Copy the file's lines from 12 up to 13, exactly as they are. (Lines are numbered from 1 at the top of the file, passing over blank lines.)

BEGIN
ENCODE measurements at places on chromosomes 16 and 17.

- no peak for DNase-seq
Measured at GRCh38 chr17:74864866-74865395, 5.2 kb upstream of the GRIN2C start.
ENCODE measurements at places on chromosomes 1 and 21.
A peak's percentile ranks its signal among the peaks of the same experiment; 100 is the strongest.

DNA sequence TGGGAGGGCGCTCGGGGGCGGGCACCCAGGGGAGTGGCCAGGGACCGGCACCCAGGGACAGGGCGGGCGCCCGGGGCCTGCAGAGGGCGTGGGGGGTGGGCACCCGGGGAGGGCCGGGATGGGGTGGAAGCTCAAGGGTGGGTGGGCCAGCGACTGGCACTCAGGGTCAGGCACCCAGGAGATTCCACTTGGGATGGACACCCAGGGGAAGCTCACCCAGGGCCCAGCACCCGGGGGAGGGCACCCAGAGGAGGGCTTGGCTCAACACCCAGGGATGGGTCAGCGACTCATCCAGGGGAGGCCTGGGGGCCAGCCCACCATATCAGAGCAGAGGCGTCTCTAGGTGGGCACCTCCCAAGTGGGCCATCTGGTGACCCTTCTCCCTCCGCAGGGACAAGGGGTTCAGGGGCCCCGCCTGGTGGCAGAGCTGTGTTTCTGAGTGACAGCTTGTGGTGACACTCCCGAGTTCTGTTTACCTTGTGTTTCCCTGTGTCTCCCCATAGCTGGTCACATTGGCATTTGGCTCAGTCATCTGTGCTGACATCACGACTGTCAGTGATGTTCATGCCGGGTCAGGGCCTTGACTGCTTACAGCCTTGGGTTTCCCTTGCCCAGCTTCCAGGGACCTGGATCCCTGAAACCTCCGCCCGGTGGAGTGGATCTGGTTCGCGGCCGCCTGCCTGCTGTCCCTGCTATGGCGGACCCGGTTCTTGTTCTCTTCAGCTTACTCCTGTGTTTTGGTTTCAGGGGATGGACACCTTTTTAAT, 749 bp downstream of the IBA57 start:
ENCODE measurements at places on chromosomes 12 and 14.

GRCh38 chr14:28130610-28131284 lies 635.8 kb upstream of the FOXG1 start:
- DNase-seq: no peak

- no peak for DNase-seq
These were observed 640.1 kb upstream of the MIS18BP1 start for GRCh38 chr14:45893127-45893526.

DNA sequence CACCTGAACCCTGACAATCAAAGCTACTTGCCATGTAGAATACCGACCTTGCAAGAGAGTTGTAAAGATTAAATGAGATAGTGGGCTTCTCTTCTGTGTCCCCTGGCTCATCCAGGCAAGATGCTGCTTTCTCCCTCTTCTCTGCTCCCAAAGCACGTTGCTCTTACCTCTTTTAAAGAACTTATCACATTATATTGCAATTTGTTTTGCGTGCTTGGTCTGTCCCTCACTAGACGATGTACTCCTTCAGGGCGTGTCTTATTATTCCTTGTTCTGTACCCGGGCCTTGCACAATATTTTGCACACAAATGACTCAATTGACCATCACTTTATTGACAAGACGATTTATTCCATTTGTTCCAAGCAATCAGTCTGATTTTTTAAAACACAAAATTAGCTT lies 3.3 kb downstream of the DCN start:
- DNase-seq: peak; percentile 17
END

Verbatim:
DNA sequence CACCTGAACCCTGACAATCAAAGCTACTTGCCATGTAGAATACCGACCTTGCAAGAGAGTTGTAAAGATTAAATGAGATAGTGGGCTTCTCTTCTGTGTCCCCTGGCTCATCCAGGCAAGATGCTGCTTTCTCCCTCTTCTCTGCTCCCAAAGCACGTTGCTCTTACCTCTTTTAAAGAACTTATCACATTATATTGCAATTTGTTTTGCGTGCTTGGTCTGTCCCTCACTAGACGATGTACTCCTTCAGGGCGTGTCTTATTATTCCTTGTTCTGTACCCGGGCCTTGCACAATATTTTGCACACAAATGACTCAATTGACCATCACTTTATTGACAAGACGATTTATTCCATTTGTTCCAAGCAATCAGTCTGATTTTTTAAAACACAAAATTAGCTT lies 3.3 kb downstream of the DCN start:
- DNase-seq: peak; percentile 17